Want to Get Happier? These Books Are the Perfect Place to Start

Zibby Owens Happiness Books

Need a mood boost? Just start turning these pages.

Like most people, when asked what I want for my four kids (and, really, for myself), I respond, “To just be happy.” But what does that even mean? And is that actually a worthy goal?

Happiness is often elusive. Some days, it visits us in the form of a cozy coffee with an old friend, while other days, it dangles itself in front of us, the string on a balloon that dances against the ceiling and can’t be caught. Maybe we’re too focused on it. Maybe — especially during periods of grief, tragedy, or, say, a global pandemic — it’s too tough to strive for. (Is feeling just so-so an option?)

Many brilliant authors have wrestled with the happiness conundrum: Here are a few of my favorite books that provide a roadmap to achieving happiness, or something close to it. I hope that knowing these resources exist makes you a bit happier today. And if you’re craving additional inspiration, listen to my podcast, Moms Don’t Have Time to Read Books, where I talk to these authors, and more.

The Best Books About Happiness

Matt Haig, The Comfort Book

You might’ve read The Midnight Library, the #1 bestseller by Matt Haig. But you probably didn’t know that Matt himself has experienced horrific depression and anxiety. To get through it, Matt would write on little scraps of paper: thoughts, research, quotes, studies, examples, even recipes. He finally compiled all those notes into a collection of empowering, beautiful concepts that’ll help anyone get through tough times. I read and reread sections of The Comfort Book, and particularly loved this quote: “You are waterproof. It is easier to learn to be soaked and happy than to learn how to stop the rain.” (Listen to our podcast here.)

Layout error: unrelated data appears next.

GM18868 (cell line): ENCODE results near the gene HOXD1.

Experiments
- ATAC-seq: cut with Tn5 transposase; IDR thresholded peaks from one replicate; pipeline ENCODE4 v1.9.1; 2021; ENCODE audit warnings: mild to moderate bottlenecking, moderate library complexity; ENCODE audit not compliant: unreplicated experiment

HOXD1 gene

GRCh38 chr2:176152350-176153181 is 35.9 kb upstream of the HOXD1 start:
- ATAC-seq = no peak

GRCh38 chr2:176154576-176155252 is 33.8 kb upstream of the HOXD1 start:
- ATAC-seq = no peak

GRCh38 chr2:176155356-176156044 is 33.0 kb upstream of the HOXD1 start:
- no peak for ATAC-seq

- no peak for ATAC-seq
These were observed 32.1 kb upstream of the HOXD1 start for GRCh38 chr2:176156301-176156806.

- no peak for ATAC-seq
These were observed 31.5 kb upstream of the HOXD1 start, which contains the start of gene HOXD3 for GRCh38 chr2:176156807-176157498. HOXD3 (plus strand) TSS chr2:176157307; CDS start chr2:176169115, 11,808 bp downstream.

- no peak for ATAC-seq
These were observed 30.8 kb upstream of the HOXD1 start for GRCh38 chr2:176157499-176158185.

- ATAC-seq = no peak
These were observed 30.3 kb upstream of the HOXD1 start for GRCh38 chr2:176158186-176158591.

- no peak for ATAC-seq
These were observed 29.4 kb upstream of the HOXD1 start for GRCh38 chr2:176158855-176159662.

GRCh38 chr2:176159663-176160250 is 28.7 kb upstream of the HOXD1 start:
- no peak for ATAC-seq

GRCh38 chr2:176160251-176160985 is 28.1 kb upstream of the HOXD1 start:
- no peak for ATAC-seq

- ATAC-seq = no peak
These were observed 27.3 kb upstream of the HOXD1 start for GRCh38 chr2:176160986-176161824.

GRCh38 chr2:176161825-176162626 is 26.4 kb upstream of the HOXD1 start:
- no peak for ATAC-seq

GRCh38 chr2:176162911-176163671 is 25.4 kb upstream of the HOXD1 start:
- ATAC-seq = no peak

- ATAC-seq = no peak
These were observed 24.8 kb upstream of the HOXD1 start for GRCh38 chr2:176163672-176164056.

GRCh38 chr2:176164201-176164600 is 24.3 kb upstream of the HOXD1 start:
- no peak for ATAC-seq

Helen Russell, How to Be Sad: Everything I’ve Learned About Getting Happier by Being Sad (U.S. pub day: 10/5/21)

British journalist Helen Russell lost her sister to SIDS as a young girl. The tragedy splintered her family: Her dad left, her mom started dating, and no one helped Helen process what happened. Perhaps as an outgrowth of that trauma, Helen turned to the literature on happiness — and sadness — to see what benefits might be gained from allowing yourself to feel grief and pain. (Spoiler: There are a lot — even the cortisol release from crying helps calm the body.) Helen interweaves her own personal family tale with an abundance of research on joy and gloom. Realizing that sadness has a purpose certainly makes me feel better. 

Gretchen Rubin, The Happiness Project: Or, Why I Spent a Year Trying to Sing in the Morning, Clean My Closets, Fight Right, Read Aristotle, and Generally Have More Fun